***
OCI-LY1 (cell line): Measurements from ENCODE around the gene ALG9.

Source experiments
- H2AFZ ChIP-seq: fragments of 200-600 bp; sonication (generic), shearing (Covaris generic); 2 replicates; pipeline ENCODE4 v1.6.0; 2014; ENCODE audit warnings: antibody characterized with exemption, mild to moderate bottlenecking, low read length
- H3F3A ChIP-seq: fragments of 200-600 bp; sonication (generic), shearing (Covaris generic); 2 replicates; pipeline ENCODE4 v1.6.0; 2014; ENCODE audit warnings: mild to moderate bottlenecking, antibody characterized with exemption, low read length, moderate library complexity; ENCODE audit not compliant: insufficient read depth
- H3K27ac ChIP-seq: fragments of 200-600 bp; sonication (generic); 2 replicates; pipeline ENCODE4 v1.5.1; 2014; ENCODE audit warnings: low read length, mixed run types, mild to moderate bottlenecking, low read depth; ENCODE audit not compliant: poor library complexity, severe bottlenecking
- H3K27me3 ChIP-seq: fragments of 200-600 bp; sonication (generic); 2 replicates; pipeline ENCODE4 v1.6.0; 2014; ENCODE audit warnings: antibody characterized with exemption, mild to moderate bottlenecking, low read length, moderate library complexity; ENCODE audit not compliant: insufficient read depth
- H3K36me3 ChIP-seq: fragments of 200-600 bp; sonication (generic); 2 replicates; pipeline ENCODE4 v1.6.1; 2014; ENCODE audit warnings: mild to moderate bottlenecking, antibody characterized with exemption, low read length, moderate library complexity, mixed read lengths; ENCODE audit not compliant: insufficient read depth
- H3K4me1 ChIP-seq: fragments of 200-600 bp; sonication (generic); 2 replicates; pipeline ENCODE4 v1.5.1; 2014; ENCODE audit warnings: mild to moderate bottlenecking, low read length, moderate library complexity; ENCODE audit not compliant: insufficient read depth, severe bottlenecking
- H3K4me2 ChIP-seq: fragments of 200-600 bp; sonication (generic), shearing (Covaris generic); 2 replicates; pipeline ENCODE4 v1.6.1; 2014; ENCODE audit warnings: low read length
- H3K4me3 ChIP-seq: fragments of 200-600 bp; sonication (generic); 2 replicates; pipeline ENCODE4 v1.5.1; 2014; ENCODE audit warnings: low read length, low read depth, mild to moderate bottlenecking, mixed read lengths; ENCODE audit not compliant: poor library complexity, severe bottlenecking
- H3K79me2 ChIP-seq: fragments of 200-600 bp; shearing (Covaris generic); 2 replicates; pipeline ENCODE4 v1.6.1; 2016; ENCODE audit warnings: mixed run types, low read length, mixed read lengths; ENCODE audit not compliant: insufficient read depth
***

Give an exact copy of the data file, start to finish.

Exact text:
OCI-LY1 (cell line): Measurements from ENCODE around the gene ALG9.

Source experiments
- H2AFZ ChIP-seq: fragments of 200-600 bp; sonication (generic), shearing (Covaris generic); 2 replicates; pipeline ENCODE4 v1.6.0; 2014; ENCODE audit warnings: antibody characterized with exemption, mild to moderate bottlenecking, low read length
- H3F3A ChIP-seq: fragments of 200-600 bp; sonication (generic), shearing (Covaris generic); 2 replicates; pipeline ENCODE4 v1.6.0; 2014; ENCODE audit warnings: mild to moderate bottlenecking, antibody characterized with exemption, low read length, moderate library complexity; ENCODE audit not compliant: insufficient read depth
- H3K27ac ChIP-seq: fragments of 200-600 bp; sonication (generic); 2 replicates; pipeline ENCODE4 v1.5.1; 2014; ENCODE audit warnings: low read length, mixed run types, mild to moderate bottlenecking, low read depth; ENCODE audit not compliant: poor library complexity, severe bottlenecking
- H3K27me3 ChIP-seq: fragments of 200-600 bp; sonication (generic); 2 replicates; pipeline ENCODE4 v1.6.0; 2014; ENCODE audit warnings: antibody characterized with exemption, mild to moderate bottlenecking, low read length, moderate library complexity; ENCODE audit not compliant: insufficient read depth
- H3K36me3 ChIP-seq: fragments of 200-600 bp; sonication (generic); 2 replicates; pipeline ENCODE4 v1.6.1; 2014; ENCODE audit warnings: mild to moderate bottlenecking, antibody characterized with exemption, low read length, moderate library complexity, mixed read lengths; ENCODE audit not compliant: insufficient read depth
- H3K4me1 ChIP-seq: fragments of 200-600 bp; sonication (generic); 2 replicates; pipeline ENCODE4 v1.5.1; 2014; ENCODE audit warnings: mild to moderate bottlenecking, low read length, moderate library complexity; ENCODE audit not compliant: insufficient read depth, severe bottlenecking
- H3K4me2 ChIP-seq: fragments of 200-600 bp; sonication (generic), shearing (Covaris generic); 2 replicates; pipeline ENCODE4 v1.6.1; 2014; ENCODE audit warnings: low read length
- H3K4me3 ChIP-seq: fragments of 200-600 bp; sonication (generic); 2 replicates; pipeline ENCODE4 v1.5.1; 2014; ENCODE audit warnings: low read length, low read depth, mild to moderate bottlenecking, mixed read lengths; ENCODE audit not compliant: poor library complexity, severe bottlenecking
- H3K79me2 ChIP-seq: fragments of 200-600 bp; shearing (Covaris generic); 2 replicates; pipeline ENCODE4 v1.6.1; 2016; ENCODE audit warnings: mixed run types, low read length, mixed read lengths; ENCODE audit not compliant: insufficient read depth